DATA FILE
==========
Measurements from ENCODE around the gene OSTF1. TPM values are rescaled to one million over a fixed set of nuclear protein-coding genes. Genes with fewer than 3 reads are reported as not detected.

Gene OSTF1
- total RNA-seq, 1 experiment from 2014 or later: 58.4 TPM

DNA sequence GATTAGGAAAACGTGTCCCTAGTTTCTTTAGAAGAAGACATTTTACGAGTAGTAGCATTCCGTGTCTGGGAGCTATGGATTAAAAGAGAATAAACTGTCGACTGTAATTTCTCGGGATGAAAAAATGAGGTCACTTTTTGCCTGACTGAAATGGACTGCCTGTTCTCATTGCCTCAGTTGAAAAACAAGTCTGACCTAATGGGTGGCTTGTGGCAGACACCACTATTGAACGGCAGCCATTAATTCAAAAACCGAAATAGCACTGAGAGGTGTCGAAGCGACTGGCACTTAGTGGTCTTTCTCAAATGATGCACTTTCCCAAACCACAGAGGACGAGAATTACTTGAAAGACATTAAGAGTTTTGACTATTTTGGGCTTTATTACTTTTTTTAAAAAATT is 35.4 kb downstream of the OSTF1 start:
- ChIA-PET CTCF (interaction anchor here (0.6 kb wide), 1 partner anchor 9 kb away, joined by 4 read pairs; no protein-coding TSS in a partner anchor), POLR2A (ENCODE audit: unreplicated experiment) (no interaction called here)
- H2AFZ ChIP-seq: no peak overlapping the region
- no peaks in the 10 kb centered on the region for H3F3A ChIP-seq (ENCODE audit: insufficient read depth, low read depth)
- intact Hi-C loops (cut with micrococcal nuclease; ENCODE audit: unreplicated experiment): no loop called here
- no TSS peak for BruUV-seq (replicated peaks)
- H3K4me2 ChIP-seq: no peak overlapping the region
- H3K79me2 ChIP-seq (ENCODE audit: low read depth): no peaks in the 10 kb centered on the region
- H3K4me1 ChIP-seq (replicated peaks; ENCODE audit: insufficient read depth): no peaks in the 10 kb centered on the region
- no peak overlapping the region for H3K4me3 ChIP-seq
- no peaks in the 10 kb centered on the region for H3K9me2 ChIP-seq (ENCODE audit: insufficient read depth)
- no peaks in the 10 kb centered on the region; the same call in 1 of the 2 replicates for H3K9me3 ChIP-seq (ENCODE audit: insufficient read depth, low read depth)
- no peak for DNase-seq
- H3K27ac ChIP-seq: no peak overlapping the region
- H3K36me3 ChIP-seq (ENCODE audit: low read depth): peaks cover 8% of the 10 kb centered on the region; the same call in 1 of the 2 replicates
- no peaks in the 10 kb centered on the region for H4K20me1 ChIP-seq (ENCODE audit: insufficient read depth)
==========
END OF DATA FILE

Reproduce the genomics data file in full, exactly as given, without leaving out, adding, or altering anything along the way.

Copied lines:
Measurements from ENCODE around the gene OSTF1. TPM values are rescaled to one million over a fixed set of nuclear protein-coding genes. Genes with fewer than 3 reads are reported as not detected.

Gene OSTF1
- total RNA-seq, 1 experiment from 2014 or later: 58.4 TPM

DNA sequence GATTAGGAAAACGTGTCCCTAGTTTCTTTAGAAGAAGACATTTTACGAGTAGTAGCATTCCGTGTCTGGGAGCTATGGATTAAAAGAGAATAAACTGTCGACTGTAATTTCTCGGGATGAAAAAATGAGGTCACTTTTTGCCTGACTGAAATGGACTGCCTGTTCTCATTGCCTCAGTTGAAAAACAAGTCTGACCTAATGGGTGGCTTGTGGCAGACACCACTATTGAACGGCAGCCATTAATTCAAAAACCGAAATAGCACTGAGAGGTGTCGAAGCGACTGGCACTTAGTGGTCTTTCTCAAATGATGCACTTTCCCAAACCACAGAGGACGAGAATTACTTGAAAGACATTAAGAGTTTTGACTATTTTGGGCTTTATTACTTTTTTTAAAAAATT is 35.4 kb downstream of the OSTF1 start:
- ChIA-PET CTCF (interaction anchor here (0.6 kb wide), 1 partner anchor 9 kb away, joined by 4 read pairs; no protein-coding TSS in a partner anchor), POLR2A (ENCODE audit: unreplicated experiment) (no interaction called here)
- H2AFZ ChIP-seq: no peak overlapping the region
- no peaks in the 10 kb centered on the region for H3F3A ChIP-seq (ENCODE audit: insufficient read depth, low read depth)
- intact Hi-C loops (cut with micrococcal nuclease; ENCODE audit: unreplicated experiment): no loop called here
- no TSS peak for BruUV-seq (replicated peaks)
- H3K4me2 ChIP-seq: no peak overlapping the region
- H3K79me2 ChIP-seq (ENCODE audit: low read depth): no peaks in the 10 kb centered on the region
- H3K4me1 ChIP-seq (replicated peaks; ENCODE audit: insufficient read depth): no peaks in the 10 kb centered on the region
- no peak overlapping the region for H3K4me3 ChIP-seq
- no peaks in the 10 kb centered on the region for H3K9me2 ChIP-seq (ENCODE audit: insufficient read depth)
- no peaks in the 10 kb centered on the region; the same call in 1 of the 2 replicates for H3K9me3 ChIP-seq (ENCODE audit: insufficient read depth, low read depth)
- no peak for DNase-seq
- H3K27ac ChIP-seq: no peak overlapping the region
- H3K36me3 ChIP-seq (ENCODE audit: low read depth): peaks cover 8% of the 10 kb centered on the region; the same call in 1 of the 2 replicates
- no peaks in the 10 kb centered on the region for H4K20me1 ChIP-seq (ENCODE audit: insufficient read depth)